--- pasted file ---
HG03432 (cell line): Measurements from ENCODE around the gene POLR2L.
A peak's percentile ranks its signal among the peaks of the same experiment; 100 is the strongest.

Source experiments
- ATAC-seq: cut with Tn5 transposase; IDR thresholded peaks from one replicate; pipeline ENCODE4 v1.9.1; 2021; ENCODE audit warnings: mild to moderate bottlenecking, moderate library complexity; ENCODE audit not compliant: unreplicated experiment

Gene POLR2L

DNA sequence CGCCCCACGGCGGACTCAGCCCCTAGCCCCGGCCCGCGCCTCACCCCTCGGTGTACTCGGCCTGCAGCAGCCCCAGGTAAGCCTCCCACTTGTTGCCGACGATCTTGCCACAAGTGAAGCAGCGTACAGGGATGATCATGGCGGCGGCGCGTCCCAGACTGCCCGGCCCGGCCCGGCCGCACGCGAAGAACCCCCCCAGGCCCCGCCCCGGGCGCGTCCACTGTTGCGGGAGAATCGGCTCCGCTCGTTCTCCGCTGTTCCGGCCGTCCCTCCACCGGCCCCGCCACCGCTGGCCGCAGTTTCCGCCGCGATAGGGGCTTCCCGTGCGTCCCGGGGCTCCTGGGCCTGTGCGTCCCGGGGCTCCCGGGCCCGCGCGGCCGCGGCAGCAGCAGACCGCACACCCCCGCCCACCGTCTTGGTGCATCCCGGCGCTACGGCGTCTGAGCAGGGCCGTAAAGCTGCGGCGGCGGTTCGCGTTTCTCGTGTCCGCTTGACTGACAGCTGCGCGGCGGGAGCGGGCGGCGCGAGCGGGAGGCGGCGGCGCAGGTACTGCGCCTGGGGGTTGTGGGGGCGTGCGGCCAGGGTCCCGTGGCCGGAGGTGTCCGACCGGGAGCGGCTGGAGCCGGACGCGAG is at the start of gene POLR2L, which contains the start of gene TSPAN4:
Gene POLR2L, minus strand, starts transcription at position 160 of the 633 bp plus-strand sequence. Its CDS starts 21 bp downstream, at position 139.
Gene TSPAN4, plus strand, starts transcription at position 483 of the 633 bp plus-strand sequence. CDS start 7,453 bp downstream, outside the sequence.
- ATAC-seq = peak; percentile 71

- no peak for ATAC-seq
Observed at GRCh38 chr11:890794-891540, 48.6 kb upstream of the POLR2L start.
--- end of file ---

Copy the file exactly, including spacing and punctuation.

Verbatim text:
HG03432 (cell line): Measurements from ENCODE around the gene POLR2L.
A peak's percentile ranks its signal among the peaks of the same experiment; 100 is the strongest.

Source experiments
- ATAC-seq: cut with Tn5 transposase; IDR thresholded peaks from one replicate; pipeline ENCODE4 v1.9.1; 2021; ENCODE audit warnings: mild to moderate bottlenecking, moderate library complexity; ENCODE audit not compliant: unreplicated experiment

Gene POLR2L

DNA sequence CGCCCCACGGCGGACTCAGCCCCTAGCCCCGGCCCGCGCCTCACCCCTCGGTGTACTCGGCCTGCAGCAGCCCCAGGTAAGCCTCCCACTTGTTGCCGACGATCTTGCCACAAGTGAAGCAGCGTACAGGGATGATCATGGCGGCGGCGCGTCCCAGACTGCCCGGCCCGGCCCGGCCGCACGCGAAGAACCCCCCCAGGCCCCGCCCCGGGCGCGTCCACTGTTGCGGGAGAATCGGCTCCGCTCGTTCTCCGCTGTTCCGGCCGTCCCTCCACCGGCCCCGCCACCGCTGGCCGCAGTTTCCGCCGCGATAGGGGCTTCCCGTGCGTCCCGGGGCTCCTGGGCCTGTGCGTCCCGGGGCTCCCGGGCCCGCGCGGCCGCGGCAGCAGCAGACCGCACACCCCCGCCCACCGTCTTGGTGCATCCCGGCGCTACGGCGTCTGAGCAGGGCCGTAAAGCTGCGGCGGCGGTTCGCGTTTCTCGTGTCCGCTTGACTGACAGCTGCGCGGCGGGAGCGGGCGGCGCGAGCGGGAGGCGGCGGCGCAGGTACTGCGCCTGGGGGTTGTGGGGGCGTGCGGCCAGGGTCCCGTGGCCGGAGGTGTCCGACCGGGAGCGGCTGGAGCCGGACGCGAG is at the start of gene POLR2L, which contains the start of gene TSPAN4:
Gene POLR2L, minus strand, starts transcription at position 160 of the 633 bp plus-strand sequence. Its CDS starts 21 bp downstream, at position 139.
Gene TSPAN4, plus strand, starts transcription at position 483 of the 633 bp plus-strand sequence. CDS start 7,453 bp downstream, outside the sequence.
- ATAC-seq = peak; percentile 71

- no peak for ATAC-seq
Observed at GRCh38 chr11:890794-891540, 48.6 kb upstream of the POLR2L start.